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How the input is matched


When the generated scanner is run, it analyses its input string looking for strings which match any of its patterns.
If the current input can be matched by several expressions, then the ambiguity is resolved by the following rules.
The longest match is preferred.
The rule given first is preferred.
Once the match is determined,
the text corresponding to it is available in the global character pointer yytext its length is yyleng and the current line number is yylineno,
and the action corresponding to the matched pattern is then executed,
and then the remaining input is scanned for another match.

LEX ROUTINES AND MACROS. There are a number of special directives which can be included within an action.

copies yytext to the scanner's output.
directs the scanner to proceed on to the "second best" rule which matched the input (or a prefix of the input). For example, the following will both count the words in the input and call the routine special() whenever "foo" is seen:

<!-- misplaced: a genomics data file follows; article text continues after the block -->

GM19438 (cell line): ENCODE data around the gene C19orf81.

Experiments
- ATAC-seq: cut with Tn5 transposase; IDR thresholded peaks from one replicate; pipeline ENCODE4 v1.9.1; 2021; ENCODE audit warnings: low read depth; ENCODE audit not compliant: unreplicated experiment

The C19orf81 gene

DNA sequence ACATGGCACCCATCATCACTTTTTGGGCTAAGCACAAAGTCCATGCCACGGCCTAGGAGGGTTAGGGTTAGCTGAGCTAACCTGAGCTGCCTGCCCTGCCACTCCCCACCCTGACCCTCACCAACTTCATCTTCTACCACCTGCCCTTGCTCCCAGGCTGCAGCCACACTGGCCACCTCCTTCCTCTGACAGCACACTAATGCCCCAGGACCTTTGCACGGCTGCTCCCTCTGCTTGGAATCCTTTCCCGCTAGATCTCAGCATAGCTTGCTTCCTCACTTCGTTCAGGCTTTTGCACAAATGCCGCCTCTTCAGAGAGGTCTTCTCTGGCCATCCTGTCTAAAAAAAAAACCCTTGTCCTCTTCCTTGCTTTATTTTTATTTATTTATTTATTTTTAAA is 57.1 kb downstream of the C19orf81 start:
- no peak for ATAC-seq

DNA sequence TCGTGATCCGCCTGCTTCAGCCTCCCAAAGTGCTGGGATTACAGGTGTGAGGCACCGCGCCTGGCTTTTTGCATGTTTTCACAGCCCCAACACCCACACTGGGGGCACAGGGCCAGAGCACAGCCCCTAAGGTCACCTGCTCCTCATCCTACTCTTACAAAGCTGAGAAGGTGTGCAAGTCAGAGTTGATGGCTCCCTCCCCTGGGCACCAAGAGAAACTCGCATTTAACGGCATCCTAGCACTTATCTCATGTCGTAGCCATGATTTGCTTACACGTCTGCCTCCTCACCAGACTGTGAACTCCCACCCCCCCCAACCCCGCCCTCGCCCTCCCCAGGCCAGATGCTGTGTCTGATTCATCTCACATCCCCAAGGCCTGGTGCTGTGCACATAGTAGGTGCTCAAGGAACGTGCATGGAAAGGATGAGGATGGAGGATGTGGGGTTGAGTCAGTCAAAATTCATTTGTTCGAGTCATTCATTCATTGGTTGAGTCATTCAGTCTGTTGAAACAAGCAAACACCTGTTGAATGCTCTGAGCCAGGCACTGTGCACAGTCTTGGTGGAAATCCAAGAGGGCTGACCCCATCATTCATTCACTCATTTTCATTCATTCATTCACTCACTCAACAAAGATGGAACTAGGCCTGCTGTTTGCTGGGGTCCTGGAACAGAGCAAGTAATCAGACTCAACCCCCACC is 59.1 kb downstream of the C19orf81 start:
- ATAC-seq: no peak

int word_count = 0;
foo     special(); REJECT;
[^ \t\n]+   ++word_count;
Multiple REJECT's are allowed, each one finding the next best choice to the currently active rule.
tells the scanner that the next time it matches a rule, the corresponding token should be appended onto the current value of yytext rather than replacing it. The following
very[ ] {ECHO; yymore();}
good ECHO;
will write "very very good" to the output.
See also yyless(), yyterminate(), input(), output(), unput() in the documentation.

START CONDITIONS (or start conditions) are used to limit the scope of certain rules or to change the way the lexer treats part of the file.

next up previous
Next: More examples Up: LEX Previous: LEX regular expressions
Marc Moreno Maza